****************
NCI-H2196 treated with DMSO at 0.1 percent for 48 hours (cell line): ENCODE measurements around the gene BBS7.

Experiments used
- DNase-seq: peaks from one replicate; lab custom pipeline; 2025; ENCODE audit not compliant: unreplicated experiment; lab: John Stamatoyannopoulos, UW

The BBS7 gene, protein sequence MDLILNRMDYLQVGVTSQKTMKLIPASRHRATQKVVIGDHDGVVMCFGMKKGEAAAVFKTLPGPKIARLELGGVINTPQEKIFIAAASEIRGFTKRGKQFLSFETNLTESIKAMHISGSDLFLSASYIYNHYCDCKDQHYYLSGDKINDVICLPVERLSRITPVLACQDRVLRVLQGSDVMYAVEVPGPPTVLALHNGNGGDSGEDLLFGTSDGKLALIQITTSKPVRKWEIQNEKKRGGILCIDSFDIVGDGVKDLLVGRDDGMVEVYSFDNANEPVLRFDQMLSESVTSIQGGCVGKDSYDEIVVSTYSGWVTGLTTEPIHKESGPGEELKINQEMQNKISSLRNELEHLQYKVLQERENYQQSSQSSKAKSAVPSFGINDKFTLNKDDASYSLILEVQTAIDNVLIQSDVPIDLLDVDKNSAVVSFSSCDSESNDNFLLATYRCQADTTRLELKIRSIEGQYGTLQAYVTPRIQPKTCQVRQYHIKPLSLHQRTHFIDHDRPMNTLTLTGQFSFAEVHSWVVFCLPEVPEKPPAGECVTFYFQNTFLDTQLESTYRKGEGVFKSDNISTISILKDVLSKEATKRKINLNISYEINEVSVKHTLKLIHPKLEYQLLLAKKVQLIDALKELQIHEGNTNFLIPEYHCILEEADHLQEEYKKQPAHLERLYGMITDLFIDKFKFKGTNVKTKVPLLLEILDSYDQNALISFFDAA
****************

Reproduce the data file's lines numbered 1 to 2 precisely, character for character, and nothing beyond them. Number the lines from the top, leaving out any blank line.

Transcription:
NCI-H2196 treated with DMSO at 0.1 percent for 48 hours (cell line): ENCODE measurements around the gene BBS7.

Experiments used